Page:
Currie: Deutsche Bank research in 2006 indicated the low liquidity in the corporate bond market, while a paper from the Indian Institute of Management confirms the same result in 2011. Why has it taken such a long time to build up the corporate bond market in India?
Singh: Many different things need to be done to create a better corporate bond market in India such as liberalizing interest rates and encouraging secondary market trading. There needs to be a transition from a pledge repo system to a classic repo system in the open markets, which is seen in the more mature markets. India needs to develop an interest rate and currency swap market, robust municipal bond market and create a clear taxation system. A whole host of things need to be done in order to bolster the corporate bond market.
It is still early days as India was a closed economy until 1991.
Currie: How does the slow legal system on contracts and restructuring affect the demand and supply for bonds in the capital market? What must be done in the legal and regulatory sphere to spur the corporate debt market?
Singh: Enforcing contracts is a huge problem in India. If you issue a bond outside India, then it is governed by either the English or New York law, with English or New York courts exercising jurisdiction.
However, once you get a judgment by an English or New York court, you still have to enforce it in India, and that’s where things have not quite worked out previously. Enforcement is difficult, if not impossible.
Currie: Securitization has increased over the period of time, yet it has not taken over. Moody’s has stated that the government can increase funding as a result of asset backed securities. Have you seen a growing appetite for these securities in the market? Does the market require certain economic conditions for securitization to take off?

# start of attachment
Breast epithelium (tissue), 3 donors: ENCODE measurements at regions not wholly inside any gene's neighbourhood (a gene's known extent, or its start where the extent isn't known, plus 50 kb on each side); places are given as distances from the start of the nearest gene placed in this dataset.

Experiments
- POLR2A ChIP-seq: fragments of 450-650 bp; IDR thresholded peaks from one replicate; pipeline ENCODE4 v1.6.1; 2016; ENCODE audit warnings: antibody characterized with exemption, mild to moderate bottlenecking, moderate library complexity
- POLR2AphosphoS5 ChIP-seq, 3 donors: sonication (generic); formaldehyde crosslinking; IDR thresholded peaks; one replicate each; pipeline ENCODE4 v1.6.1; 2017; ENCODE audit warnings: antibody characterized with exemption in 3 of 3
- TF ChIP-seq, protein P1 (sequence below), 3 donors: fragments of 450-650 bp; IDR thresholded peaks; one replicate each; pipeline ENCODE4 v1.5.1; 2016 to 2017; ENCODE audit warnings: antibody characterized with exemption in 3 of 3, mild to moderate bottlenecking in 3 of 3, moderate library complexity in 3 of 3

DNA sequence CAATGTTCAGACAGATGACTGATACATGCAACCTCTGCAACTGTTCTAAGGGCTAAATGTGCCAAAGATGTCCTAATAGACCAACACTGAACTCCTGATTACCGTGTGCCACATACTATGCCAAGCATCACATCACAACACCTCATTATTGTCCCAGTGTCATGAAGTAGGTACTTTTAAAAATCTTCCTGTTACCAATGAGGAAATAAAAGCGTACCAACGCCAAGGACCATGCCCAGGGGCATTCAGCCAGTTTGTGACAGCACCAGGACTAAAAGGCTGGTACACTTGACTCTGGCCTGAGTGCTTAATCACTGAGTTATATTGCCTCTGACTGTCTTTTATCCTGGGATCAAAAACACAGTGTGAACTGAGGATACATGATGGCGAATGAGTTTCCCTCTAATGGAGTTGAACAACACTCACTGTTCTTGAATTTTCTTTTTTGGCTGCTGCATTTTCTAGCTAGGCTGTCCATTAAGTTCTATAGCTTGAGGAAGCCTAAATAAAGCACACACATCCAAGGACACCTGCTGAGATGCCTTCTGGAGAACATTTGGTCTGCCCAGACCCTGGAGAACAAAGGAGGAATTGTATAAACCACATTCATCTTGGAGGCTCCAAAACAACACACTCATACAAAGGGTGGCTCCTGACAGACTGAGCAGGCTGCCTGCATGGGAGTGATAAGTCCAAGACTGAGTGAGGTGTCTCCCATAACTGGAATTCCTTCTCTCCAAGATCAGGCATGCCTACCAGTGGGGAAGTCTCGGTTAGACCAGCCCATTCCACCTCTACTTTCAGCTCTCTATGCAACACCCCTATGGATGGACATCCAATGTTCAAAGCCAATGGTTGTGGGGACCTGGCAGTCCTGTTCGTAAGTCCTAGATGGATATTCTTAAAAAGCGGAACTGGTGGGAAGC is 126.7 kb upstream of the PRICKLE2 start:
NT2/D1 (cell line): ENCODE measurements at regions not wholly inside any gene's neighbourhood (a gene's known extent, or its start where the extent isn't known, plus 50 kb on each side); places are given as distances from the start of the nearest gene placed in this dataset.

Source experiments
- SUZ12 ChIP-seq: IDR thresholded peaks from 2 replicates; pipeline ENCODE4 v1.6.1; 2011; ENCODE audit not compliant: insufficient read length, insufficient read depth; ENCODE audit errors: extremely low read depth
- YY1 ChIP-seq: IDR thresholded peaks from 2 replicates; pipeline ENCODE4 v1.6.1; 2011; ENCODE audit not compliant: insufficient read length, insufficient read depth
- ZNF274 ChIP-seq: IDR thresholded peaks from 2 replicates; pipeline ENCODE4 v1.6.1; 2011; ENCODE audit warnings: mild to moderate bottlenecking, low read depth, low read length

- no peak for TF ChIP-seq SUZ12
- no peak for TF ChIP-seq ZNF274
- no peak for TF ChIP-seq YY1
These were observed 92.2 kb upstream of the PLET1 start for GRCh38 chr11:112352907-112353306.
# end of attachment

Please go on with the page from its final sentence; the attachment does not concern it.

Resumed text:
Singh: Securitization of assets that originate in India remain largely restricted to traditional–domestic and foreign–bank investors who are looking to satisfy their priority sector lending targets; although recent changes made via the Union Budget 2013/2014 to the tax treatment of income distributed by the trustee have adversely impacted yields for banks. While mutual funds have also been traditional investors in these transactions, the inefficient tax structure has increased the level of uncertainty that has had an adverse impact on incentives to invest. It is not clear that the recent changes will deepen the securitization market by making it easier for certain institutions to act as trustee of relevant transactions; or whether the introduction of new codes of conduct for such trustee entities will be sufficient to overcome the disincentives to investing in securitizations.
A proper assessment of the measures required to grow the securitization market in India would require a comprehensive analysis of the current legal framework, economic conditions along with further research on market participant confidence levels.
The views expressed in this article are the author’s own and do not necessarily reflect Fair Observer’s editorial policy.